Shar­ing mid­wifery skills abroad

Made-in-Al­berta pro­gram helps those in Ethiopia

Calgary Herald - Calgary Herald New Condos - - Weekend Life -

Ev­ery year in Ethiopia about 25,000 women die in child­birth, and the vast ma­jor­ity of th­ese tragedies are un­nec­es­sary.

In­deed, in Canada with our cur­rent rate of ma­ter­nal mor­tal­ity all but about 150 would have been saved — most of the time with tech­niques and equip­ment that are nei­ther dif­fi­cult nor ex­pen­sive to pro­vide.

In the very near fu­ture, a great many more will sur­vive in Ethiopia, thanks in part to a new made-in-Al­berta project in which health pro­fes­sion­als at Mount Royal Univer­sity are play­ing a key role by im­prov­ing the skills of mid­wives.

Per­haps, to an ear jaded by old stereo­types of cor­rupt gov­ern­ments and in­ef­fec­tive, pa­ter­nal­is­tic for­eign aid, this sounds naively op­ti­mistic.

But it is not. Far from be­ing an im­ped­i­ment to progress, to­day’s Ethiopian gov­ern­ment has ac­tively em­braced the UN Mil­len­nium De­vel­op­ment Goals for low­er­ing child­birth mor­tal­ity for both moth­ers and ba­bies. And the idea of the Al­berta project is not to say “step aside, we’ll do it,” but rather to work with lo­cal part­ners to help Ethiopian care­givers to do a bet­ter job them­selves.

Over the last sev­eral years, Ethiopia has trained and de­ployed no fewer than 35,000 health ex­ten­sion work­ers and up­wards of 10,000 mid­wives to the fur­thest reaches of a coun­try where the vast ma­jor­ity still live in ru­ral ar­eas, and where 90 per cent of women still de­liver their ba­bies at home.

But as they know bet­ter than any­one, this haste driven by ur­gency has come at a cost of im­per­fect train­ing.

Deb­o­rah Du­ran-Snell, co-or­di­na­tor of MRU’s mid­wifery de­gree pro­gram, says large classes were un­avoid­able, good teach­ers were too scarce, and as a re­sult many stu­dents weren’t get­ting vi­tal hands-on ex­pe­ri­ence with sim­u­la­tions and live de­liv­er­ies.

As she found on a re­con­nais­sance trip to the Horn of Africa last year, this gap in ex­pe­ri­ence has po­ten­tially dan­ger­ous con­se­quences. Some women may de­cide it is bet­ter to stick with tra­di­tional care within the fam­ily and vil­lage than trust a young new­comer. In cases where preg­nant women do come to health cen­tres, Du­ran-Snell says care­givers may not “re­ally know how to as­sess whether a woman is at low risk for com­pli­ca­tions, whether she is be­com­ing high risk, or whether she should be trans­ferred.”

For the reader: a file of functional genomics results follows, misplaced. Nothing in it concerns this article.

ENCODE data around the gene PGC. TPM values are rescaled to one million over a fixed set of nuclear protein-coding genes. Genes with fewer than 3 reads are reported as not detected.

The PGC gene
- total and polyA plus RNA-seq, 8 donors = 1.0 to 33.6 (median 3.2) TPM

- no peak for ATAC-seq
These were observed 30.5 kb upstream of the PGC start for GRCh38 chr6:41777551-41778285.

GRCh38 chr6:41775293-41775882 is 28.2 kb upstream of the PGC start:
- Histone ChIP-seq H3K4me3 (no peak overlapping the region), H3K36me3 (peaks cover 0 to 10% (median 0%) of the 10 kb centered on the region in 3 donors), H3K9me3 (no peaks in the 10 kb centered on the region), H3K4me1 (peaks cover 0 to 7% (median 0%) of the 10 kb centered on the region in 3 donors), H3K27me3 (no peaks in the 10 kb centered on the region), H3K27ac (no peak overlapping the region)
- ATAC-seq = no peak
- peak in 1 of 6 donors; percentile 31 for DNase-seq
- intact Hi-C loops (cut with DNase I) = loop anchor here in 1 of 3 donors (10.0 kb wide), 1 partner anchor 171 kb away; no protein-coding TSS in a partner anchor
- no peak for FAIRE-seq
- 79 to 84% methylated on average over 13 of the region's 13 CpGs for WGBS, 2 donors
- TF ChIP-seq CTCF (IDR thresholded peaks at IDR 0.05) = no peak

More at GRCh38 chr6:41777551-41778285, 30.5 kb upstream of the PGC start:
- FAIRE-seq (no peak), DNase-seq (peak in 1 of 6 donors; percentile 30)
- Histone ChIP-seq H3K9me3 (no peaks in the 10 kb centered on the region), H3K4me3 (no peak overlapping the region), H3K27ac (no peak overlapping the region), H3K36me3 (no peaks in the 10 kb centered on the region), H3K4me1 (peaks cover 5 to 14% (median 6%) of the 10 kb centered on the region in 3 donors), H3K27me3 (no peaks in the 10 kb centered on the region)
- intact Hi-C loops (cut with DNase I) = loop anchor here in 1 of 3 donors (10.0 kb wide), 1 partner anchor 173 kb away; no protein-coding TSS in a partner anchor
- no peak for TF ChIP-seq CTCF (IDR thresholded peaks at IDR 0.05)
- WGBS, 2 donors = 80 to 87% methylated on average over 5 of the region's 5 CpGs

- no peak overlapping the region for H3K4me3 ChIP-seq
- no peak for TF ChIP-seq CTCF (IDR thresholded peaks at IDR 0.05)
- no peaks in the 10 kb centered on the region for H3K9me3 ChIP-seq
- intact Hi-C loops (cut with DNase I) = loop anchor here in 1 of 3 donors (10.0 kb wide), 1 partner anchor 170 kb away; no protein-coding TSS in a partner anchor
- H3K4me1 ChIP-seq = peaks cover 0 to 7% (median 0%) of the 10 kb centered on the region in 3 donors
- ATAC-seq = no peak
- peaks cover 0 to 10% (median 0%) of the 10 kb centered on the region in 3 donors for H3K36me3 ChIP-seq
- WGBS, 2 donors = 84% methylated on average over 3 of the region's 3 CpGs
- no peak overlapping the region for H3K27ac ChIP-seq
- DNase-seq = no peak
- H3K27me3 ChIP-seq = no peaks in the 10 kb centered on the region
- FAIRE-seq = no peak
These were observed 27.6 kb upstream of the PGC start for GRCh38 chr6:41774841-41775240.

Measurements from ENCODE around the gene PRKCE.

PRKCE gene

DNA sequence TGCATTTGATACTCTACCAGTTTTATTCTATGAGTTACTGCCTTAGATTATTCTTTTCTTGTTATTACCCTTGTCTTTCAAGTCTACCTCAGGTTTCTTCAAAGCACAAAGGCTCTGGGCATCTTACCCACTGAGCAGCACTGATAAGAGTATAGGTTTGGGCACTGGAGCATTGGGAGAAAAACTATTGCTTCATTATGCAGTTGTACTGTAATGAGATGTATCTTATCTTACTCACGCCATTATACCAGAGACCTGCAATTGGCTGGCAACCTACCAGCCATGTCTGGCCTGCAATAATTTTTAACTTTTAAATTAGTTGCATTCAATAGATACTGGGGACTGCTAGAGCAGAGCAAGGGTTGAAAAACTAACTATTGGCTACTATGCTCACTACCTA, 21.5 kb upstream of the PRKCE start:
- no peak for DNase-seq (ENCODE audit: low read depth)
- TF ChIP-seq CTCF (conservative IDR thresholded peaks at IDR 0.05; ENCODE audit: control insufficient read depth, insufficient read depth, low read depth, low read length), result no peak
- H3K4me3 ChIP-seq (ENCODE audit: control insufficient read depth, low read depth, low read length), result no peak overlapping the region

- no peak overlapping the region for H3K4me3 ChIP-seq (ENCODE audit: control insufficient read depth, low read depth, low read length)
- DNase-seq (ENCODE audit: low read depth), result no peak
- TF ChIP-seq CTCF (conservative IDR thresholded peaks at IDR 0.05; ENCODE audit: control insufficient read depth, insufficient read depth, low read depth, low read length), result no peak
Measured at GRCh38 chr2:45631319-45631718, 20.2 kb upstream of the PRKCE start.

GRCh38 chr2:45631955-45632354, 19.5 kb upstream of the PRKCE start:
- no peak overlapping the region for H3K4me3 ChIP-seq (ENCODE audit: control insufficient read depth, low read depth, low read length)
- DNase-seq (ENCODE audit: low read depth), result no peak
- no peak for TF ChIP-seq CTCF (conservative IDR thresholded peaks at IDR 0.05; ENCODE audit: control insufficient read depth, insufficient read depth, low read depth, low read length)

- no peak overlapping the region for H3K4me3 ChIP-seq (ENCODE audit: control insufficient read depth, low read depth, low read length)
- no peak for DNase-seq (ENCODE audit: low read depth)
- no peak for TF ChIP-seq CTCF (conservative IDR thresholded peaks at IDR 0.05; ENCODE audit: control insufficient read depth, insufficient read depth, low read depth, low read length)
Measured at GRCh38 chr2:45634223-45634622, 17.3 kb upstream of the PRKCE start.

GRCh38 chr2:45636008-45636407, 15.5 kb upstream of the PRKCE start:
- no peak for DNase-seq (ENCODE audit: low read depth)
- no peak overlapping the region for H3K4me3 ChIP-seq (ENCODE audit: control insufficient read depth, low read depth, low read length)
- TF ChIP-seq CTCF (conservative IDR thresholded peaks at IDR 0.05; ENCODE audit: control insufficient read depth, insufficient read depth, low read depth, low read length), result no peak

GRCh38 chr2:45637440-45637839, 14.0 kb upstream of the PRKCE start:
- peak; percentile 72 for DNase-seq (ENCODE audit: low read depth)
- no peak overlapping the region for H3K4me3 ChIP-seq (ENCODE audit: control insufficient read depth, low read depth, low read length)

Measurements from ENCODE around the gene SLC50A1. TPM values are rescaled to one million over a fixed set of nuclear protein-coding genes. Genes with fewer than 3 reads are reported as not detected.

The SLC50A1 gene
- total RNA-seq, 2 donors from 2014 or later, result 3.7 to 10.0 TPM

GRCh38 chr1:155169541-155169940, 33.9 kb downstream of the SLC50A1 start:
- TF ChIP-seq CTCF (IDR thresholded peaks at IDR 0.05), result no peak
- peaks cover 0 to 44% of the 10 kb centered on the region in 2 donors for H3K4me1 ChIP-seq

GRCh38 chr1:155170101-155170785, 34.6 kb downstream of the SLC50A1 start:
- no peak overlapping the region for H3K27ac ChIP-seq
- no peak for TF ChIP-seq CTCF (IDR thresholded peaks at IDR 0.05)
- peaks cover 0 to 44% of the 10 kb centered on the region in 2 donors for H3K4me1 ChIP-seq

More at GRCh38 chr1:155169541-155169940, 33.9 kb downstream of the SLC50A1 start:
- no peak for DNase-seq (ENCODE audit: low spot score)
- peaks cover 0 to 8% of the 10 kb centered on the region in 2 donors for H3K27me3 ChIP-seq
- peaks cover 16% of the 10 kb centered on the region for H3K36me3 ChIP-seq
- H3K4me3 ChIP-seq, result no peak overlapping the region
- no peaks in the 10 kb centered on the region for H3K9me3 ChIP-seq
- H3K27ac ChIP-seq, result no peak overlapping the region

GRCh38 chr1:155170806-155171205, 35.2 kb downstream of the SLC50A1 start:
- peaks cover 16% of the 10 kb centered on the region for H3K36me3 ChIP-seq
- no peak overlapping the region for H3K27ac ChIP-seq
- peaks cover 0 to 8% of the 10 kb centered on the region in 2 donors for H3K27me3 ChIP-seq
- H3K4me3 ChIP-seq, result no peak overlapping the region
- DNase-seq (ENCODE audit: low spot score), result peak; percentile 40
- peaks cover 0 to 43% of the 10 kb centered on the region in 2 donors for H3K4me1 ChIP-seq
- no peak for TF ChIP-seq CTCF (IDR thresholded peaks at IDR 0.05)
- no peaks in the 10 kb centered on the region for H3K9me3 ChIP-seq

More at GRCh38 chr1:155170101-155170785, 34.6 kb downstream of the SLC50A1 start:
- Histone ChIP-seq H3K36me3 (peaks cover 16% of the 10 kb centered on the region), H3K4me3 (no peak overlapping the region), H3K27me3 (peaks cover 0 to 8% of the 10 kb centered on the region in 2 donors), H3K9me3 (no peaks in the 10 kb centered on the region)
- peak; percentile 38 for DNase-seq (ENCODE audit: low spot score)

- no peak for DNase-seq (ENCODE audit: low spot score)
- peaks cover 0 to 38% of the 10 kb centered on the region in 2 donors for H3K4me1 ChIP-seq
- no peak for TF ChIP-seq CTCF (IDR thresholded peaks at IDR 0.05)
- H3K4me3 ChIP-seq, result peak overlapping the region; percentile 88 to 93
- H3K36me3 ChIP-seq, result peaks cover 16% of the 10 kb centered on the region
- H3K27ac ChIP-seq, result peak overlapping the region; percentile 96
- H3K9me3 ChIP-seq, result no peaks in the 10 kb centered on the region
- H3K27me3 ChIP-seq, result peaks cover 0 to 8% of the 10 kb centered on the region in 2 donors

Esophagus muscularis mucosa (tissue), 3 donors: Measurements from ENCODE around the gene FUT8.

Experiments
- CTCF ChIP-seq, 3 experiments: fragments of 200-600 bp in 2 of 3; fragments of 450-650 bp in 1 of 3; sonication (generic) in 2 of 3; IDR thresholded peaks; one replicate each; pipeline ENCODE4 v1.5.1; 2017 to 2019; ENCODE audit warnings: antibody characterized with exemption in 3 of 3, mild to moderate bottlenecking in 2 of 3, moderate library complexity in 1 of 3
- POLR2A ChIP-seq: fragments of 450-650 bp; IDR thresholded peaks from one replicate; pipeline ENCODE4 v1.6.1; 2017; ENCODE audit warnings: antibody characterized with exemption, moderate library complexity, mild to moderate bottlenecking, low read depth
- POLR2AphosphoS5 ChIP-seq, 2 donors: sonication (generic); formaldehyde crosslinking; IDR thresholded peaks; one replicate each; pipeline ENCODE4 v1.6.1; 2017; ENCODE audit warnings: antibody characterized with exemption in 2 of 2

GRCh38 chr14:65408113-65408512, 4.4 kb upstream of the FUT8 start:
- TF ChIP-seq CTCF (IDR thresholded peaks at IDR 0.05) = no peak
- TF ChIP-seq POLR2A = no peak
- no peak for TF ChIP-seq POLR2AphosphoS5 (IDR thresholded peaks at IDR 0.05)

Of course, moth­ers and mid­wifery are only part of the fo­cus of the five-year project, which is be­ing led by the Univer­sity of Al­berta and funded by a $4.6-mil­lion grant from Ottawa’s new, con­sol­i­dated Depart­ment of For­eign Af­fairs, Trade and De­vel­op­ment.

Rates of neonatal mor­tal­ity — that is of chil­dren who die within 28 days of birth — are even worse than the toll among moth­ers, and the vast ma­jor­ity of those ba­bies can just as eas­ily be saved. The num­bers have been im­prov­ing in re­cent years, but just in 2011 an es­ti­mated 81,000 ba­bies were lost be­fore they were a month old.

But in a ru­ral coun­try with an un­re­li­able trans­porta­tion sys­tem, the birth at­ten­dant is key — for ex­am­ple for con­trol­ling ex­ces­sive hem­or­rhag­ing (a ma­jor cause of ma­ter­nal mor­tal­ity, along with ob­structed de­liv­er­ies), and im­me­di­ately re­sus­ci­tat­ing new­born ba­bies who need ini­tial help with breath­ing.

And for that rea­son, ev­ery­thing be­gins with a Se­nior Mid­wife Tu­tor Train­ing Pro­gram. The first of four an­nual cour­ses for 20 par­tic­i­pants each will be­gin next month at St. Paul’s Hos­pi­tal Mil­len­nium Med­i­cal Col­lege in Ad­dis Ababa. The con­cept is a sand­wich of learn­ing, where class­room work oc­curs at the be­gin­ning and end, and eight weeks in the mid­dle are spent in the field. There, par­tic­i­pants will work one-on-one to fur­ther re­fine the teach­ing and clin­i­cal skills of re­gional mid­wife tu­tors. On re­turn to class, they’ll learn from each oth­ers’ ex­pe­ri­ences.

In the first year, the open­ing four weeks will be taught by mem­bers of Mount Royal’s Fac­ulty of Health & Com­mu­nity Stud­ies and in­clude mid­wives, reg­is­tered nurses and fac­ulty with re­lated knowl­edge and ex­per­tise. Trips to Ethiopia were made last year in part to de­velop part­ner­ships and en­sure that they un­der­stand what mid­wives have to work with in the coun­try­side, and what spe­cific course ma­te­ri­als would help them.

A sec­ond pil­lar of the project is im­prov­ing the re­fer­ral sys­tem to clin­ics and hos­pi­tals for both pa­tients in the 10 per cent of births that are not in­ci­dent-free in the nat­u­ral course of events.

By the end of the project the goal is to have Ethiopi­ans, who have been learn­ing from vet­er­ans of ear­lier cour­ses and other lo­cal ex­perts, take over with the Cana­di­ans stand­ing on the side­lines in a sup­port­ive role.

“Ethiopia’s mid­wives work very hard, are very ded­i­cated and very pro­fes­sional.” Du­ran-Snell says. “They are mak­ing a dif­fer­ence in women’s lives, and they are the kind of women who are mak­ing a dif­fer­ence in their own fam­i­lies’ lives, as well.”



Pho­tos: David Zakus

VINCE SA­LY­ERS, DAVID ZAKUS DAVID EVANS A doc­tor checks out a new­born baby in Ethiopia, a coun­try where an es­ti­mated 25,000 women die in child­birth ev­ery year.

Ethiopian women meet do dis­cuss health is­sues. Moth­ers and mid­wifery is part of a project be­ing led by the Univer­sity of Al­berta.

David Zakus

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